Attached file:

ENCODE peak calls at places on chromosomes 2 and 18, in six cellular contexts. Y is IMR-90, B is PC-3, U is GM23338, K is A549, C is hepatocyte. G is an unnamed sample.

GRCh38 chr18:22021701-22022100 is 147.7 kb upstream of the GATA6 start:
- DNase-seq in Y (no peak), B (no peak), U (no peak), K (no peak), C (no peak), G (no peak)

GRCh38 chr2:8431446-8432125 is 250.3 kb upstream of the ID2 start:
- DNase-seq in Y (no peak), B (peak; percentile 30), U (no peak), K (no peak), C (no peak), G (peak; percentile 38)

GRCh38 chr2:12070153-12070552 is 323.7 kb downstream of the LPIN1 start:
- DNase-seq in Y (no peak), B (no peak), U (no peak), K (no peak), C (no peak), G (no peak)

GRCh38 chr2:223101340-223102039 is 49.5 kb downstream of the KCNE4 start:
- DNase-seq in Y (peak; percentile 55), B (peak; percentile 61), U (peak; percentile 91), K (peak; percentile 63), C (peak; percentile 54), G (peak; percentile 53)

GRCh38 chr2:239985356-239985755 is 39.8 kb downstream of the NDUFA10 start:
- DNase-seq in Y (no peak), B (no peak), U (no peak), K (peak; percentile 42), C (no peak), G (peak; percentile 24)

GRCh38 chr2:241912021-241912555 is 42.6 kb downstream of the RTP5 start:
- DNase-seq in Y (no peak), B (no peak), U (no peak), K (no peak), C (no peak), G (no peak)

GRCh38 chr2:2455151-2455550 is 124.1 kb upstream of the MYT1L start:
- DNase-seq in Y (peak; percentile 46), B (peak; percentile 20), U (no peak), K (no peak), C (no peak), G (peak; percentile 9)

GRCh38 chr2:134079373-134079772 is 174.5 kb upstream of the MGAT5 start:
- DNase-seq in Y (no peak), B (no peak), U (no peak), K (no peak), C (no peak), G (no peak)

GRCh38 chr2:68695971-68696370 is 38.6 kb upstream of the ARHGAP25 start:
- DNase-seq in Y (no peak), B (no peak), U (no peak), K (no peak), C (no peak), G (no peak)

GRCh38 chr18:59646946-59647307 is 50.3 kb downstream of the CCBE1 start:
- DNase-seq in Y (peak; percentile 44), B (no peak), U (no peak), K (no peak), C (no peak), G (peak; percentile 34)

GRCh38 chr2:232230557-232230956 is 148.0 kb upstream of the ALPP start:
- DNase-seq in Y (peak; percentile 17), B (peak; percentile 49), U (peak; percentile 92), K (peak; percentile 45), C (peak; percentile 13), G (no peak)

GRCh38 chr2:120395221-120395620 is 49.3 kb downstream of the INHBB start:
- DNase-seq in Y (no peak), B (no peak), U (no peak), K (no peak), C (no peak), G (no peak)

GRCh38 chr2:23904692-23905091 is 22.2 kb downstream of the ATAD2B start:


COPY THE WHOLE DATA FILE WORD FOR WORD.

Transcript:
ENCODE peak calls at places on chromosomes 2 and 18, in six cellular contexts. Y is IMR-90, B is PC-3, U is GM23338, K is A549, C is hepatocyte. G is an unnamed sample.

GRCh38 chr18:22021701-22022100 is 147.7 kb upstream of the GATA6 start:
- DNase-seq in Y (no peak), B (no peak), U (no peak), K (no peak), C (no peak), G (no peak)

GRCh38 chr2:8431446-8432125 is 250.3 kb upstream of the ID2 start:
- DNase-seq in Y (no peak), B (peak; percentile 30), U (no peak), K (no peak), C (no peak), G (peak; percentile 38)

GRCh38 chr2:12070153-12070552 is 323.7 kb downstream of the LPIN1 start:
- DNase-seq in Y (no peak), B (no peak), U (no peak), K (no peak), C (no peak), G (no peak)

GRCh38 chr2:223101340-223102039 is 49.5 kb downstream of the KCNE4 start:
- DNase-seq in Y (peak; percentile 55), B (peak; percentile 61), U (peak; percentile 91), K (peak; percentile 63), C (peak; percentile 54), G (peak; percentile 53)

GRCh38 chr2:239985356-239985755 is 39.8 kb downstream of the NDUFA10 start:
- DNase-seq in Y (no peak), B (no peak), U (no peak), K (peak; percentile 42), C (no peak), G (peak; percentile 24)

GRCh38 chr2:241912021-241912555 is 42.6 kb downstream of the RTP5 start:
- DNase-seq in Y (no peak), B (no peak), U (no peak), K (no peak), C (no peak), G (no peak)

GRCh38 chr2:2455151-2455550 is 124.1 kb upstream of the MYT1L start:
- DNase-seq in Y (peak; percentile 46), B (peak; percentile 20), U (no peak), K (no peak), C (no peak), G (peak; percentile 9)

GRCh38 chr2:134079373-134079772 is 174.5 kb upstream of the MGAT5 start:
- DNase-seq in Y (no peak), B (no peak), U (no peak), K (no peak), C (no peak), G (no peak)

GRCh38 chr2:68695971-68696370 is 38.6 kb upstream of the ARHGAP25 start:
- DNase-seq in Y (no peak), B (no peak), U (no peak), K (no peak), C (no peak), G (no peak)

GRCh38 chr18:59646946-59647307 is 50.3 kb downstream of the CCBE1 start:
- DNase-seq in Y (peak; percentile 44), B (no peak), U (no peak), K (no peak), C (no peak), G (peak; percentile 34)

GRCh38 chr2:232230557-232230956 is 148.0 kb upstream of the ALPP start:
- DNase-seq in Y (peak; percentile 17), B (peak; percentile 49), U (peak; percentile 92), K (peak; percentile 45), C (peak; percentile 13), G (no peak)

GRCh38 chr2:120395221-120395620 is 49.3 kb downstream of the INHBB start:
- DNase-seq in Y (no peak), B (no peak), U (no peak), K (no peak), C (no peak), G (no peak)

GRCh38 chr2:23904692-23905091 is 22.2 kb downstream of the ATAD2B start: